ViacomCBS financial strength

In making historical comparisons, presumably the GuruFocus system is using the combined predecessor companies results.

The system reports, on the ViacomCBS long-term debt page:ViacomCBS's annual Long-Term Debt increased from Dec. 2017 ($9,464 Mil) to Dec. 2018 ($18,100 Mil) but then declined from Dec. 2018 ($18,100 Mil) to Dec. 2019 ($18,002 Mil).

While the debt did decline, by $300 million by the end of 2019, $18 billion is still a huge debt load. According to the 30-year financials, the company paid $1.08 billion in interest in 2019.

Still, GuruFocus contributor Ian New wrote that the load is manageable: The debt level is high compared with its assets and equity value, but the company is profitable and relatively stable, and its 2019 operating profit was almost five times the interest payment.

As New noted, ViacomCBS is profitable; in fact, it receives a high score for profitability:

GuruFocus ViacomCBS profitability

Part of that is in the relationship between its weighted average cost of capital and its return on invested capital, as shown in the financial strength table. On the profitability table, we see a strong operating margin, modest net margin and a healthy return on equity.

Because of the companys past, its hard to read much into the history column. However, if we give our attention to the versus industry column, we see it is strong in comparison with its peers and competitors in the media-diversified space.

ViacomCBS also receives a strong rating for its valuation, which as we noted is down substantially from the start of the year:

GuruFocus ViacomCBS valuation

The price-earnings ratio is just below 5, which is quite low, and its PEG ratio (price-earnings divided by growth) is well below 1, indicating undervaluation.

Those indicators are backed up by the discounted cash flow valuation. With the share price at $21.69, it is well below fair, or intrinsic, value of $125.55, producing a margin of safety of almost 83%:

GuruFocus ViacomCBS discounted cash flow DCF

At the current share price, the dividend yields 3.89%. And with the dividend payout ratio at 28%, there is no reason to think the dividend is not sustainable.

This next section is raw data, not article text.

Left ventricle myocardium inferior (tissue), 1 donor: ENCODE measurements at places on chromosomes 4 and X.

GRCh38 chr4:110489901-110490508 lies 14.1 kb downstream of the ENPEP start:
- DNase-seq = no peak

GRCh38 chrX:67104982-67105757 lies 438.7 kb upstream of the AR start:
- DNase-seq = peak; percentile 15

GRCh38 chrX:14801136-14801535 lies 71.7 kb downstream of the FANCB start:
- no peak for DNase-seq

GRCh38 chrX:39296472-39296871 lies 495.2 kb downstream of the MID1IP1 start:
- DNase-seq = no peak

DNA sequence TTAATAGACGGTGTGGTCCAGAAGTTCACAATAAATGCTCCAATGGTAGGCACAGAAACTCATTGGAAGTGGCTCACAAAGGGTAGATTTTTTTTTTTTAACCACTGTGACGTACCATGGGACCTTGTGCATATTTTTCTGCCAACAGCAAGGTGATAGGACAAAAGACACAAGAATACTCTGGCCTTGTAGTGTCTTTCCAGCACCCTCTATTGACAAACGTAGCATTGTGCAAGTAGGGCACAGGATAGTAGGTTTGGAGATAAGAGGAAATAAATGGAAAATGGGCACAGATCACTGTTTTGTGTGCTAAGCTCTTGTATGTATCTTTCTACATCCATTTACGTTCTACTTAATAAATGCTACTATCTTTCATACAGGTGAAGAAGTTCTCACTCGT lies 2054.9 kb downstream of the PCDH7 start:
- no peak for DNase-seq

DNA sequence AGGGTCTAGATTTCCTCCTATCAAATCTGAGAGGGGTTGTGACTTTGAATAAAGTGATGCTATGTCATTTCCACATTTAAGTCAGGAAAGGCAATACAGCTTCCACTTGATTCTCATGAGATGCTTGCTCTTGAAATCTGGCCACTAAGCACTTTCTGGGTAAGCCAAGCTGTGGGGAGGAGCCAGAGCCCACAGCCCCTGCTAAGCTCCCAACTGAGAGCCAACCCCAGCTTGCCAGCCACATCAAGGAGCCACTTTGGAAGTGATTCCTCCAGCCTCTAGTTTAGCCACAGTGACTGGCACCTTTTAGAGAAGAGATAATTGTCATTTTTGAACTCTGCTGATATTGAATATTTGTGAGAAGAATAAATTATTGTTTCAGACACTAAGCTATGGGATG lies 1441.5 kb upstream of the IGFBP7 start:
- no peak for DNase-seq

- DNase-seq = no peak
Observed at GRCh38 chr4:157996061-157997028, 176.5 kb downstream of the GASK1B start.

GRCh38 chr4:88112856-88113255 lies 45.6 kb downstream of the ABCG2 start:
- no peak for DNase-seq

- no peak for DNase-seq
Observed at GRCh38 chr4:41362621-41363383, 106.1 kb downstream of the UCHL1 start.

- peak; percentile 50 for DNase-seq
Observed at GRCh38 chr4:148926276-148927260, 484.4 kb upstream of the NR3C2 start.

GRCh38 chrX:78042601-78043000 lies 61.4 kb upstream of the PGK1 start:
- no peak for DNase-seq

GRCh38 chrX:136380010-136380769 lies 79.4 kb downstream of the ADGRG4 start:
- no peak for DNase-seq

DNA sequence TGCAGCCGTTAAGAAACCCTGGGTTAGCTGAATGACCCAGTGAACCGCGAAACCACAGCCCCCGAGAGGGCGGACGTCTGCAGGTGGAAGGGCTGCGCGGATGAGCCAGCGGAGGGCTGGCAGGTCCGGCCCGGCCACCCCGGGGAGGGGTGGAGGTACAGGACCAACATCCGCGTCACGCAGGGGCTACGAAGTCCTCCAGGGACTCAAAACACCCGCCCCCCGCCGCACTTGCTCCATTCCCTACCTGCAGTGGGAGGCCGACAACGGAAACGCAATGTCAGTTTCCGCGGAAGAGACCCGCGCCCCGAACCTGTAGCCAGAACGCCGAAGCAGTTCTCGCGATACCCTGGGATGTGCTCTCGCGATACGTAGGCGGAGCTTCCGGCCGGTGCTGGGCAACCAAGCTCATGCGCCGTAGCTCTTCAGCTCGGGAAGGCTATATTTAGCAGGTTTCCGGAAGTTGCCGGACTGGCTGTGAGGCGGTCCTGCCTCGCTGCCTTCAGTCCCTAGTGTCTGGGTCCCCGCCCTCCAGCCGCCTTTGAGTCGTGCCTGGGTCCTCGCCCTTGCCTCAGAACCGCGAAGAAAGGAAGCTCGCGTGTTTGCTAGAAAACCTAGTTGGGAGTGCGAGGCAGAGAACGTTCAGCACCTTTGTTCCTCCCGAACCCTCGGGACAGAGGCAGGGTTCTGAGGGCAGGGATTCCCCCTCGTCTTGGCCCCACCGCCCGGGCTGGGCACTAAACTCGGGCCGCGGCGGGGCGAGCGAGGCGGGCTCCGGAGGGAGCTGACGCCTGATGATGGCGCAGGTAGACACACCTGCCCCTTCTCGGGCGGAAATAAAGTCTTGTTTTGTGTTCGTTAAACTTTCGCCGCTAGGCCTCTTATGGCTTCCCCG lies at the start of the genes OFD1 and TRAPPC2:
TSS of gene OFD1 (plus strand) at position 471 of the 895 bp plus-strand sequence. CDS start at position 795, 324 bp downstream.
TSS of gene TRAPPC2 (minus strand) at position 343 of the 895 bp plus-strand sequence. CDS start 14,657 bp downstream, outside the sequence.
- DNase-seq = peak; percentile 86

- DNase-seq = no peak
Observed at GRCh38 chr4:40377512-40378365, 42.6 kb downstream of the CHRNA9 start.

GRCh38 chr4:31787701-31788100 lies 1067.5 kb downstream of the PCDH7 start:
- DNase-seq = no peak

The world is awash in content, thanks to the internet. But there is a limited amount of premium content, which is why the new ViacomCBS attracts the attention of at least some value investors.

The company is well positioned to take advantage of its assets, has generally good fundamentals and right now is selling at a deeply discounted price. New made a strong case that investors willing to be aggressive and profit from the coming rebound should take a look at ViacomCBS.

For conventional value investors, though, the long-term debt will be a bridge too far.

Disclosure: I do not own shares in any companies named in this article and do not expect to buy any in the next 72 hours.

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About the author:

Robert Abbott
Robert F. Abbott has been investing his family’s accounts since 1995 and in 2010 added options -- mainly covered calls and collars with long stocks.

He is a freelance writer, and his projects include a website that provides information for new and intermediate-level mutual fund investors (whatisamutualfund.com).

As a writer and publisher, Abbott also explores how the middle class has come to own big business through pension funds and mutual funds, what management guru Peter Drucker called the "unseen revolution."

Visit Robert Abbott's Website